Turning Grief into Good

Grateful Patient Gift Will Help Others Receive High-Quality Cancer Care in Brevard

Tina knew her husband, Michael, was “the one” by their second date. 

Coincidentally, that day marked one year since his mom had passed, and Michael didn’t shy away from sharing his fond memories of her with Tina. 

“Hearing the way he talked about his mom sealed it,” the Satellite Beach woman recalled with a smile. She knew. Just as she knew after her beloved husband died at the age of 55 of Stage 3 multiple myeloma in 2012 that she needed to do something – not only to help her grieving heart heal but to provide the quality care right here in Brevard that others so desperately need and deserve.

So, in addition to her annual support, she decided to make arrangements in her will for a major gift to the Health First Cancer Institute. Tina, who serves on the Health First Foundation’s Board of Trustees, feels passionately about giving back to Health First, which offers programs dedicated to improving the wellness and health of Brevard County residents. 

“Including Health First in your will or trust is a simple way to have a very real and long-range impact on local cancer care for future generations,” said Tina.  “If my gift helps at least one person receive the cancer care and support they need without having to leave the familiarity of home, my life will be complete.”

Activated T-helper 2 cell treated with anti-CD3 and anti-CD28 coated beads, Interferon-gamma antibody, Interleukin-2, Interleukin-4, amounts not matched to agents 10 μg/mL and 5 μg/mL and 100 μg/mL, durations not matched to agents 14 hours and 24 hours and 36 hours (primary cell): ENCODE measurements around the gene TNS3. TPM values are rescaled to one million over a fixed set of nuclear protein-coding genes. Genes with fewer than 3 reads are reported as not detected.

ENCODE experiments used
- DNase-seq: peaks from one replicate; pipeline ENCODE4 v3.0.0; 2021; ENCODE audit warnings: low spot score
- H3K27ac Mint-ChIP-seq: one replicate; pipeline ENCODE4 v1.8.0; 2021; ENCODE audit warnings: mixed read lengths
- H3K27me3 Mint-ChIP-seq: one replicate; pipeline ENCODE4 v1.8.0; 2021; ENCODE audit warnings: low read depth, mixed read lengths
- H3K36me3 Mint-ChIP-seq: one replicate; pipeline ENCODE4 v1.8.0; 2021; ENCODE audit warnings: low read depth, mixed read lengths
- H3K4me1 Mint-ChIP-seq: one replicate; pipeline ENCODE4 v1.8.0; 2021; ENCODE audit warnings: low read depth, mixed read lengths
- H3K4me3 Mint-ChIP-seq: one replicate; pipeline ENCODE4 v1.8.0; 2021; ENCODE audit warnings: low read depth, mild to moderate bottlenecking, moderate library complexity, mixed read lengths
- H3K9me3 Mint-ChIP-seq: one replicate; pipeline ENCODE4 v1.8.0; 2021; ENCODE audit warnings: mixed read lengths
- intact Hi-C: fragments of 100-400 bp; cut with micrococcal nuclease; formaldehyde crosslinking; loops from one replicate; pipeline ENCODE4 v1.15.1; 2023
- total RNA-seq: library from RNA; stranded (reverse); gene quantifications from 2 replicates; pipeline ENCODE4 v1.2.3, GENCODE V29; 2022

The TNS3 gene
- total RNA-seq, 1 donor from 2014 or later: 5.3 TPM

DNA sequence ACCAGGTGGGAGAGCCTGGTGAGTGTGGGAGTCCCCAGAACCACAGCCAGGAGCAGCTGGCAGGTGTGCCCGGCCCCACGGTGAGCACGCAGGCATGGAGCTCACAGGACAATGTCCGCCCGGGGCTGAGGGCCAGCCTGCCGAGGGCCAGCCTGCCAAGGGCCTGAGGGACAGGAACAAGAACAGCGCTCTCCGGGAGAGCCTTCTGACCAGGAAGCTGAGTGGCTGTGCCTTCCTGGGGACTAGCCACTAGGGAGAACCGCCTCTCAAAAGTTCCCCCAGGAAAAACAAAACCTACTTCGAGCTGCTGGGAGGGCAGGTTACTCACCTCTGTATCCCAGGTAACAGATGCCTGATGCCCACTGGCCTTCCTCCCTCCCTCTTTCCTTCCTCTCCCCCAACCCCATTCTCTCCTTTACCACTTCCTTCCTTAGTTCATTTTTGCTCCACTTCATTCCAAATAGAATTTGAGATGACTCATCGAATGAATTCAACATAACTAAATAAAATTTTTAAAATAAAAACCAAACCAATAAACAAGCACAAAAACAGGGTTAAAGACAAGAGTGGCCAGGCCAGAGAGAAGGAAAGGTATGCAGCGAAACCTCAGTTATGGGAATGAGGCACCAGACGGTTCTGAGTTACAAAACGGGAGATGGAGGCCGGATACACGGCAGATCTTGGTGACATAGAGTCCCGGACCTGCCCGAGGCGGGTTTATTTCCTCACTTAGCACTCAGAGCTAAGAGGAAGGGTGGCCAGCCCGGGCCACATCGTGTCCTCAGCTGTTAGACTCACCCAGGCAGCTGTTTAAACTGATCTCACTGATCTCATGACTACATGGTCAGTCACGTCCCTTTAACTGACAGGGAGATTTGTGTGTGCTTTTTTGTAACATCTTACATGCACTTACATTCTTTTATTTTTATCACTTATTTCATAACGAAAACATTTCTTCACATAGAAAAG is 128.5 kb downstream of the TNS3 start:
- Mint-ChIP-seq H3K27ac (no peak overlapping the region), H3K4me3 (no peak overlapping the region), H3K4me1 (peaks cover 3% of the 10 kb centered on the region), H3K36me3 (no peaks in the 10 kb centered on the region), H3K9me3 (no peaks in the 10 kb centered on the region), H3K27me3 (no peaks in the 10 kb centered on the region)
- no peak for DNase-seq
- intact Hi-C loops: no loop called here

Tina will always be grateful to Health First, whose physicians diagnosed Michael with multiple myeloma in January 2009 during an emergency visit to Health First’s Holmes Regional Medical Center. 

With the diagnosis, “life instantly changed,” she said, with continuous doctor visits and treatments becoming the norm. They married in June 2009, just six months after his diagnosis.

For his rare form of cancer, Michael initially sought treatment at Moffitt Cancer Center in Tampa, then at the Myeloma Center at the University of Arkansas for Medical Sciences in Little Rock – all while closely coordinating care with Health First Cancer Institute physician Dr. Joseph McClure. While at Moffitt, a series of stem-cell transplants seemed to work temporarily. 

But the cancer came back, and eventually Michael chose to forgo any further treatments. The two returned to Brevard, where Michael died in January 2012. Tina was with him when he passed, as well as Dr. McClure.

After Michael’s death, Tina sought bereavement help through Hospice of Health First. Her counselor urged her to get involved with the Health First Foundation that was raising funds for hospice at the time. 

She hasn’t stopped since. 

“There’s so much opportunity for all of us to be involved and active in making a positive impact on local health care,” Tina said. “I am so grateful for the support and professional guidance from everyone at Health First, who helped me heal and turn my grief into good.”

To learn more about making a gift through your will or estate plan, contact Jeanene Donilon, Foundation Director, at the Health First Foundation at 321.434.7386 or 321.434.7353.

The need for cancer care in Brevard

In one year,

  • More than 65,000 established patients are treated
  • 5,000 new patients are evaluated
  • Approximately 35,000 patients receive infusion treatments
  • More than 28,000 patients undergo radiation treatments
  • Nearly 800 patients receive a lung cancer screening
  • More than 30,000 breast cancer screenings are performed

Gifts to the Health First Cancer Institute allow us to continue important work in the ever-changing scope of cancer care, serving the thousands of patients, and their families, who enter our facilities.